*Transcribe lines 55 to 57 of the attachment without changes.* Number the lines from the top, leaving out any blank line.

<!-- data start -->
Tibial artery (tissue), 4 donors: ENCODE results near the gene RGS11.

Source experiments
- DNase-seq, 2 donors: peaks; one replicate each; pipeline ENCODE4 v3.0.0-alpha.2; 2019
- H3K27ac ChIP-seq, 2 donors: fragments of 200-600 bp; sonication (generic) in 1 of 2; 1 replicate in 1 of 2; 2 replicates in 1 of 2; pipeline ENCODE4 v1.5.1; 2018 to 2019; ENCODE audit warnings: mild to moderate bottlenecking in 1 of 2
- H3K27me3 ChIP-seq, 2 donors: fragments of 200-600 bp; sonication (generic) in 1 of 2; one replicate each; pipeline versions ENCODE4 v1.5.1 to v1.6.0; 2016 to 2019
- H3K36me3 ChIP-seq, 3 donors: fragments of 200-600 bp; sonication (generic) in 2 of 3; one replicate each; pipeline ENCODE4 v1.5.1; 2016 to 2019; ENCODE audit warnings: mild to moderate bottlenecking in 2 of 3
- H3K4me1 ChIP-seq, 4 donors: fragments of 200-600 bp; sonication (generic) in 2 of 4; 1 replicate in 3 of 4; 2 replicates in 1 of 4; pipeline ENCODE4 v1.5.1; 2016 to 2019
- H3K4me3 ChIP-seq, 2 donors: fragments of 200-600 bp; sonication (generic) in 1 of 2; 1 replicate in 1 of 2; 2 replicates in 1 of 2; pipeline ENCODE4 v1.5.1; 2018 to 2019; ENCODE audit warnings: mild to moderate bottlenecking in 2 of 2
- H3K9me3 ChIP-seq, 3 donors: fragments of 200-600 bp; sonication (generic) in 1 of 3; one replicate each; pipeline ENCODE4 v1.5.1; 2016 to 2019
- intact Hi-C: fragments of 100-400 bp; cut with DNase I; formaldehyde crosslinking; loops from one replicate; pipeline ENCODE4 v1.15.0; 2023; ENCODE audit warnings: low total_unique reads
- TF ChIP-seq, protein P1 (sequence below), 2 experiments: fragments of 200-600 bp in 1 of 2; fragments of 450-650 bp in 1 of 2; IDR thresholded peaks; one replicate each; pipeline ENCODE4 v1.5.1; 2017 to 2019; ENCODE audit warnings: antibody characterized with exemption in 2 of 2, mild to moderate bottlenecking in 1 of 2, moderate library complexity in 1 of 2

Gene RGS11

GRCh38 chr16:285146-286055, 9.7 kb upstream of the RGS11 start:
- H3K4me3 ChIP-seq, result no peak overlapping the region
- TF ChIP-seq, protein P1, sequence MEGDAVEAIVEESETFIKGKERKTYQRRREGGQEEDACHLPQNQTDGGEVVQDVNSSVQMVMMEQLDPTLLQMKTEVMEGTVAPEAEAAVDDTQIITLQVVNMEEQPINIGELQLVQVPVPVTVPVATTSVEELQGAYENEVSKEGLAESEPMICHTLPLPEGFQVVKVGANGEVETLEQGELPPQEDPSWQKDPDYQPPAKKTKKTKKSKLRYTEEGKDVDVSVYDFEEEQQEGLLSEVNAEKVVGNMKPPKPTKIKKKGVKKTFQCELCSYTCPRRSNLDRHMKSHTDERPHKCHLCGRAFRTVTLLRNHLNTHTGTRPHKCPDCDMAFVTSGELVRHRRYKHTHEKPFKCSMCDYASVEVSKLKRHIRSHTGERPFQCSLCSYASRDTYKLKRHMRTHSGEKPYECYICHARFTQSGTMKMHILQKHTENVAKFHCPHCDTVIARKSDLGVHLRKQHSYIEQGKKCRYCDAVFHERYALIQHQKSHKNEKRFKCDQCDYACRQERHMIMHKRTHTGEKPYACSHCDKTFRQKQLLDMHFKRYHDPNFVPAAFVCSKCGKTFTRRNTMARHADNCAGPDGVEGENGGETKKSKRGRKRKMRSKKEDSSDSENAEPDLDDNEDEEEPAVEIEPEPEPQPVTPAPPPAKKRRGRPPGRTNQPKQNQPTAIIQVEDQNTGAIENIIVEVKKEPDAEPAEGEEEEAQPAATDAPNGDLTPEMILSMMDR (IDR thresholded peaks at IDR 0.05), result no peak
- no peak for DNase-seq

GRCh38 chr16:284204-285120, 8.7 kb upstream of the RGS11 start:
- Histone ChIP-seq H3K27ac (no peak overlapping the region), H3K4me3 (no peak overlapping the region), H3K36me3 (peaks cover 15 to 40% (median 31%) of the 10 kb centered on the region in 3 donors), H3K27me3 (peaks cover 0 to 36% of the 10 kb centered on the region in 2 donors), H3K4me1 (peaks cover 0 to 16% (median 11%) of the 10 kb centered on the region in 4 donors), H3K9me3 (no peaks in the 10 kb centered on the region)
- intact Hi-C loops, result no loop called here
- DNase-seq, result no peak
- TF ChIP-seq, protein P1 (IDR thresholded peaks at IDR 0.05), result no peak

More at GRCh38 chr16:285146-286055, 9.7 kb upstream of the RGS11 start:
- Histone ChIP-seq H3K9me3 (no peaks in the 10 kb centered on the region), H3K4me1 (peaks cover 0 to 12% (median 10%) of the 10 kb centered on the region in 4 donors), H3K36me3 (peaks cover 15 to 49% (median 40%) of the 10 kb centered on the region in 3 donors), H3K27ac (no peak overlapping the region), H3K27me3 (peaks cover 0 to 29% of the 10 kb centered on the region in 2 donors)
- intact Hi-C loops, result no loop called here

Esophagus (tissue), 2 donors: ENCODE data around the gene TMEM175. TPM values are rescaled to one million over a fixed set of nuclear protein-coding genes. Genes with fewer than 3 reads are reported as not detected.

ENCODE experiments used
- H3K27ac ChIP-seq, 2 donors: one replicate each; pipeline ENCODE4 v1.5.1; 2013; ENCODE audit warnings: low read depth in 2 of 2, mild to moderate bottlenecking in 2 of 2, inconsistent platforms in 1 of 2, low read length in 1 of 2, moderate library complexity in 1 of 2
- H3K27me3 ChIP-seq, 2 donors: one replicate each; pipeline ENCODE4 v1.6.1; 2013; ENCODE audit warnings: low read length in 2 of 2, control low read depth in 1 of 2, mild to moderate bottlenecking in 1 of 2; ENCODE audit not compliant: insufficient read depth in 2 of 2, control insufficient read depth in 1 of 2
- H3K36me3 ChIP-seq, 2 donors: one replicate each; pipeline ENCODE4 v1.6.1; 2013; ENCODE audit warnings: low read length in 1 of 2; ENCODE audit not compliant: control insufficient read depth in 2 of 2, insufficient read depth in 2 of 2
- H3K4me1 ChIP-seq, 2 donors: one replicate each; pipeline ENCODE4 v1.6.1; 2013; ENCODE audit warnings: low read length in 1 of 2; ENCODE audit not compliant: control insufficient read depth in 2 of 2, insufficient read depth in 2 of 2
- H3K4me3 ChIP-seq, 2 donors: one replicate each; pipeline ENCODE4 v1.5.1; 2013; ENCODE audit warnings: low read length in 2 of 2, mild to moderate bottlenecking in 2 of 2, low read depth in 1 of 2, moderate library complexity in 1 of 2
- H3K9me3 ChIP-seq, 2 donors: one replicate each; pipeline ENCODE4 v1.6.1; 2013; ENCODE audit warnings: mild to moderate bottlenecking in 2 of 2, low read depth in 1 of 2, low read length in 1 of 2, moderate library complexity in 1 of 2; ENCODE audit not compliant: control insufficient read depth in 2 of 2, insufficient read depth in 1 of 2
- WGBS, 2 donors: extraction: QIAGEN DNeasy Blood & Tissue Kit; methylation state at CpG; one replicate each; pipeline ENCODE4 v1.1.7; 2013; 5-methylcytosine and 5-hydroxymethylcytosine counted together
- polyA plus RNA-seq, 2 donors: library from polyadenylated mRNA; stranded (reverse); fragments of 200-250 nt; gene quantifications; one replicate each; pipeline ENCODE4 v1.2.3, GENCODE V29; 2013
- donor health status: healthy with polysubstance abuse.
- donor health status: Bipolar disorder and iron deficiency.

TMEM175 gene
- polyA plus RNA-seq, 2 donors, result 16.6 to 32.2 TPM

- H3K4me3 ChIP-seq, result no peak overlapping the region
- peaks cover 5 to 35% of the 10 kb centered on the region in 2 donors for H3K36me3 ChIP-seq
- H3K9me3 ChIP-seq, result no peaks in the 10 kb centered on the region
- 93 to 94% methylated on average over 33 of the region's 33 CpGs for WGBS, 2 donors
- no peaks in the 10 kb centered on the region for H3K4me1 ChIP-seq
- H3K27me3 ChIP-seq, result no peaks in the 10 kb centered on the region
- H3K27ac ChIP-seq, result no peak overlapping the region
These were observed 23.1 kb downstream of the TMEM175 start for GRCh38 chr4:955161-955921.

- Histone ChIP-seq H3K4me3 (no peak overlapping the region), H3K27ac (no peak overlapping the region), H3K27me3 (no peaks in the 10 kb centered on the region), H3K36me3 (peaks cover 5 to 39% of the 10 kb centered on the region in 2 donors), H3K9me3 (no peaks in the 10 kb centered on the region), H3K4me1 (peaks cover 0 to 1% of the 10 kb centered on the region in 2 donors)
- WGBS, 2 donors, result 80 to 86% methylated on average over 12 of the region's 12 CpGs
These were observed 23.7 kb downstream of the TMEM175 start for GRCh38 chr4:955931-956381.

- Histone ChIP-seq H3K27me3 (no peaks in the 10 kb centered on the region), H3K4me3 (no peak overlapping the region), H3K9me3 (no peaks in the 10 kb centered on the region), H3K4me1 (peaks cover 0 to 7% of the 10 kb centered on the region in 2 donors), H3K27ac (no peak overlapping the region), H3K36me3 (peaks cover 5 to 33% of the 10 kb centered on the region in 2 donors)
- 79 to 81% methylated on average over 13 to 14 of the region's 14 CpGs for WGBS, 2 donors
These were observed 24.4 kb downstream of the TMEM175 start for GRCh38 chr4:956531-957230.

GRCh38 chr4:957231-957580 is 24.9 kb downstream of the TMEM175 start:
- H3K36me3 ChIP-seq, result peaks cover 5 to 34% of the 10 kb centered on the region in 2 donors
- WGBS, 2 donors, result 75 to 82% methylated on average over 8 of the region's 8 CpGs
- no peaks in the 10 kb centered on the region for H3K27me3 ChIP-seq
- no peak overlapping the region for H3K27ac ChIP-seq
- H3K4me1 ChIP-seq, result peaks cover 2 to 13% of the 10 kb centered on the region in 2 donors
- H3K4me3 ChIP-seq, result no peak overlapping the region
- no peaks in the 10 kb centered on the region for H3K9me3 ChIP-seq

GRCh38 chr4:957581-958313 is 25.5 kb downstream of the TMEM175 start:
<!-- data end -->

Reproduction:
- WGBS, 2 donors, result 75 to 82% methylated on average over 8 of the region's 8 CpGs
- no peaks in the 10 kb centered on the region for H3K27me3 ChIP-seq
- no peak overlapping the region for H3K27ac ChIP-seq